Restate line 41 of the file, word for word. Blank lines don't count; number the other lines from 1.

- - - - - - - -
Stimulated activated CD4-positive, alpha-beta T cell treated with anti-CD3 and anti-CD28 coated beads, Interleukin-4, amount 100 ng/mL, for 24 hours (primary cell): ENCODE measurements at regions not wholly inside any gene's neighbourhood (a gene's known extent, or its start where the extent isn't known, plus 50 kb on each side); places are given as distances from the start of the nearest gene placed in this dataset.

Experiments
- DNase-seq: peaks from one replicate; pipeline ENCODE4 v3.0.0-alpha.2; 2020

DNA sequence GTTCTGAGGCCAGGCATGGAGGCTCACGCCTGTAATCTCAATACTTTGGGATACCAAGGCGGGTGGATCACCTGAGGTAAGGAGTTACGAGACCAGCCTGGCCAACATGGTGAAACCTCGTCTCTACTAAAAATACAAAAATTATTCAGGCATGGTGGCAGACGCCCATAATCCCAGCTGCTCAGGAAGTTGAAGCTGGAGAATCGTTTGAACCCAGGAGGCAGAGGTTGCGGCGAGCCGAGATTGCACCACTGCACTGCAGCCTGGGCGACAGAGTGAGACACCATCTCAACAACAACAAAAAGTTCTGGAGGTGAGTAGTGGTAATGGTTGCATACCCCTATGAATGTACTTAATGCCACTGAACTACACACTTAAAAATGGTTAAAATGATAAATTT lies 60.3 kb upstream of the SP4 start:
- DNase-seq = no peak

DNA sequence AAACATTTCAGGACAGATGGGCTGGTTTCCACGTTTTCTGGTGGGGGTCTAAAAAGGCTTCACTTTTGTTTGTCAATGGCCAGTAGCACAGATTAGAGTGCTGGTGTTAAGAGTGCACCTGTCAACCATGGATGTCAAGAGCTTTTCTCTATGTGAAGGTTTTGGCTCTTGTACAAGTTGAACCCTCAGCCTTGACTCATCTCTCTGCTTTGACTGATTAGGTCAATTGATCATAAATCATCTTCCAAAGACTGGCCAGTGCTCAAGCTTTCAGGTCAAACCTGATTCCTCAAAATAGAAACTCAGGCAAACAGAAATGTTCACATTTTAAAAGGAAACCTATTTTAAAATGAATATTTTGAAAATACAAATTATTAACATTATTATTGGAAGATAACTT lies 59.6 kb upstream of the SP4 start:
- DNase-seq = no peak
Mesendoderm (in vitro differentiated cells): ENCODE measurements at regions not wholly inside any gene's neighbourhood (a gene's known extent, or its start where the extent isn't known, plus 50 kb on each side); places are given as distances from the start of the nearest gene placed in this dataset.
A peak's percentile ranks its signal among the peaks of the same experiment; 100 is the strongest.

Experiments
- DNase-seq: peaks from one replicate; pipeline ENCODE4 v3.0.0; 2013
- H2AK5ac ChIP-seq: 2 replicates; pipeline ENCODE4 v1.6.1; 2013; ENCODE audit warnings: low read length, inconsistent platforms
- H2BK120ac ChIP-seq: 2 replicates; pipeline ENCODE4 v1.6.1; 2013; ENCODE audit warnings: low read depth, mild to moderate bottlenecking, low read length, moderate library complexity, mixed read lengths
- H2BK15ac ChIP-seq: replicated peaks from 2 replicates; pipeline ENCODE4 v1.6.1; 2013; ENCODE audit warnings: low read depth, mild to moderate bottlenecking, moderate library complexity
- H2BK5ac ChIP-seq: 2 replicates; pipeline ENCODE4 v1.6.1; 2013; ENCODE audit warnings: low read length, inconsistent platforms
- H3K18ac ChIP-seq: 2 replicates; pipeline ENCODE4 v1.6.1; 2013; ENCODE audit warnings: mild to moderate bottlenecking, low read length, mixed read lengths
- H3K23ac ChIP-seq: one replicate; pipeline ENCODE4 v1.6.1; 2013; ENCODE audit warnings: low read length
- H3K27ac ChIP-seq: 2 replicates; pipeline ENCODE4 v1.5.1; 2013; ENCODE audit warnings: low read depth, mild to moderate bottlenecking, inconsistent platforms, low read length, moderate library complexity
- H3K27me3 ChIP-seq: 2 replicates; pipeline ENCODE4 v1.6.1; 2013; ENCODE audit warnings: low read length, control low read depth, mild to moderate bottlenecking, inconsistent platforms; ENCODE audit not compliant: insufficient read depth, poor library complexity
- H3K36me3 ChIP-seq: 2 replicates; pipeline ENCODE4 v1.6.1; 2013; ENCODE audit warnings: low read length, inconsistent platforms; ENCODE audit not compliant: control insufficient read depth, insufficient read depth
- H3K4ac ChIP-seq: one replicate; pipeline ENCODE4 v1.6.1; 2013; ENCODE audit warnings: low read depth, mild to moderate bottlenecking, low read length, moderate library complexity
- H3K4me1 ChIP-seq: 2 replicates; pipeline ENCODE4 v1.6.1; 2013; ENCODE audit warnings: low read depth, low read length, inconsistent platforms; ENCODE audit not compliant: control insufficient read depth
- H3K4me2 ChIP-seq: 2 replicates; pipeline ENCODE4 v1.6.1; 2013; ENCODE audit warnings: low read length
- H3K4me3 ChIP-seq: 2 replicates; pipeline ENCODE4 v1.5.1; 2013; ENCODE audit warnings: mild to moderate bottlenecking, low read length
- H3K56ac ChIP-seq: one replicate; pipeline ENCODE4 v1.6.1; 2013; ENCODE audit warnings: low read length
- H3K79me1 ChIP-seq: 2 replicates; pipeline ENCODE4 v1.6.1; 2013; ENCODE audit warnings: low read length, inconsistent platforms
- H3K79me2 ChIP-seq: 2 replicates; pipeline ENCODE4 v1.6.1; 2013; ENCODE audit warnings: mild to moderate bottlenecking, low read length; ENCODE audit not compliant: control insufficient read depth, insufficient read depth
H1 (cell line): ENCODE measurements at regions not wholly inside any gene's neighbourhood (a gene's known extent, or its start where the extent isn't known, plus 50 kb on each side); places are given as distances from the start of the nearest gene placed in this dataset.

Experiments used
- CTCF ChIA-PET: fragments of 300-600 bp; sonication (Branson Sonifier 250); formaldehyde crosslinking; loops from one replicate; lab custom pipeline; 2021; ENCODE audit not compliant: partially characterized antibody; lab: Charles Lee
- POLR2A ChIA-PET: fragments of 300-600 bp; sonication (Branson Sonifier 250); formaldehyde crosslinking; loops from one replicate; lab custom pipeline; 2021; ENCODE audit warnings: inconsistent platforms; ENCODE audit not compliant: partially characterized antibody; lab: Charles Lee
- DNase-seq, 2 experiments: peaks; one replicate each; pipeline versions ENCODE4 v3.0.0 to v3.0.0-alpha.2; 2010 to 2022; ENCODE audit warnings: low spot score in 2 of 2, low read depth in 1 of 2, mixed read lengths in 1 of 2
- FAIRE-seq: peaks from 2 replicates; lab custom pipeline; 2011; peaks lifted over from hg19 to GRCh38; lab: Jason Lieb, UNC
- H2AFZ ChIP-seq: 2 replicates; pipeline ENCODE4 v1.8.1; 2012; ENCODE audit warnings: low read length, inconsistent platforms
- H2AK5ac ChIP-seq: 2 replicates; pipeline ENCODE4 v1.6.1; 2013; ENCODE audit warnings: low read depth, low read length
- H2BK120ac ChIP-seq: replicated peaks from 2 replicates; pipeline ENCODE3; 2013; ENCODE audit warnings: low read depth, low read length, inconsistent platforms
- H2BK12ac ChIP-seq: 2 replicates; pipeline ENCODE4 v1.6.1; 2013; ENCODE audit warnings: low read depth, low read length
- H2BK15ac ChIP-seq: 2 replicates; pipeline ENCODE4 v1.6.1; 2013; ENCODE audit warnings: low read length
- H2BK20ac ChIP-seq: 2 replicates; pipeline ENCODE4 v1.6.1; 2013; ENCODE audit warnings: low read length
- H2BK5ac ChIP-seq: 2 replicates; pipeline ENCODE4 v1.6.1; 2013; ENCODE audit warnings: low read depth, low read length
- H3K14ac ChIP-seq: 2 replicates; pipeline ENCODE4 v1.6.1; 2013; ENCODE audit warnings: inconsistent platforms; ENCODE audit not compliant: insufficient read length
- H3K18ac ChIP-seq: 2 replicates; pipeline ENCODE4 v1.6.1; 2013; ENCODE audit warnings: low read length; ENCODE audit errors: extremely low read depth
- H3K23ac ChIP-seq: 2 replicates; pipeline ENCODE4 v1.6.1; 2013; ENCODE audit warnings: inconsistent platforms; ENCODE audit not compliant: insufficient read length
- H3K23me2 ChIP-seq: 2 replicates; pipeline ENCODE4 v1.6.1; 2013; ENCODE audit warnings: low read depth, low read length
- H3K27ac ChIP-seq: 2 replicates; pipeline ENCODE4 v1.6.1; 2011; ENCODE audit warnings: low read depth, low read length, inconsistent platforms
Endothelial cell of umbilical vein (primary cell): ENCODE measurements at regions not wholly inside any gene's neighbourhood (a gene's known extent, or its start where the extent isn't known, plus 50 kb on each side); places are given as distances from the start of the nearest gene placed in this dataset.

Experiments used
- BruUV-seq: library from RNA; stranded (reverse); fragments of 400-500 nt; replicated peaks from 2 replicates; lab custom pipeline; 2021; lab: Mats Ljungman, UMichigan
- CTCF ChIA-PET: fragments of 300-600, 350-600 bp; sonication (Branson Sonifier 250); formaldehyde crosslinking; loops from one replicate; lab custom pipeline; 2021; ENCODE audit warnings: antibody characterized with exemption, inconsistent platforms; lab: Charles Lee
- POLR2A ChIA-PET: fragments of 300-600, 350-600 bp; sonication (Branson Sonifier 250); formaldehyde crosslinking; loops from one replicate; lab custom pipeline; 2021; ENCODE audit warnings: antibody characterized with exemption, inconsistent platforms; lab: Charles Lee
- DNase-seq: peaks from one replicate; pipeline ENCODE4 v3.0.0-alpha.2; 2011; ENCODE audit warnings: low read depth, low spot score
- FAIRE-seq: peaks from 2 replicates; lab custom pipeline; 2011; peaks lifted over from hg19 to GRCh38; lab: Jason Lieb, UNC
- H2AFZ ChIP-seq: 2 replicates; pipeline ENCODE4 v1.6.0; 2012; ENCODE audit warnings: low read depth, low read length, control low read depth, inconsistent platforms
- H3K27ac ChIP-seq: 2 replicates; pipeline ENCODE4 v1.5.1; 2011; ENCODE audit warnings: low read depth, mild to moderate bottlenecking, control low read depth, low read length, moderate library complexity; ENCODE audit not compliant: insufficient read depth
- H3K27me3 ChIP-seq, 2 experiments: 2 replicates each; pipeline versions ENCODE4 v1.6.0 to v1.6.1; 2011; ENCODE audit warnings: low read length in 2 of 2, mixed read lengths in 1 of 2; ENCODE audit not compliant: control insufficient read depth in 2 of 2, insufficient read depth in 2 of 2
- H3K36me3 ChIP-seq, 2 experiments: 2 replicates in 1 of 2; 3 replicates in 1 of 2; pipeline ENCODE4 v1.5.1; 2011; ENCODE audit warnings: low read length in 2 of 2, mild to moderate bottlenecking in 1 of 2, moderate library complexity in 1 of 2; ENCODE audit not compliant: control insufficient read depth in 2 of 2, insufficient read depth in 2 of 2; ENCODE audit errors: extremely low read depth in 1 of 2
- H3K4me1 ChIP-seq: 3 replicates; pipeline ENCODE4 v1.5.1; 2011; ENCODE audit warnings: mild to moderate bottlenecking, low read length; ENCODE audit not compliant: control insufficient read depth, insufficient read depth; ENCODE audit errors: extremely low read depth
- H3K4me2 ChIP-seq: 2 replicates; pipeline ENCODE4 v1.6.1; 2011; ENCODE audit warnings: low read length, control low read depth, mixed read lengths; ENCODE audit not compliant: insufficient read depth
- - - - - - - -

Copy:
- H3K14ac ChIP-seq: 2 replicates; pipeline ENCODE4 v1.6.1; 2013; ENCODE audit warnings: inconsistent platforms; ENCODE audit not compliant: insufficient read length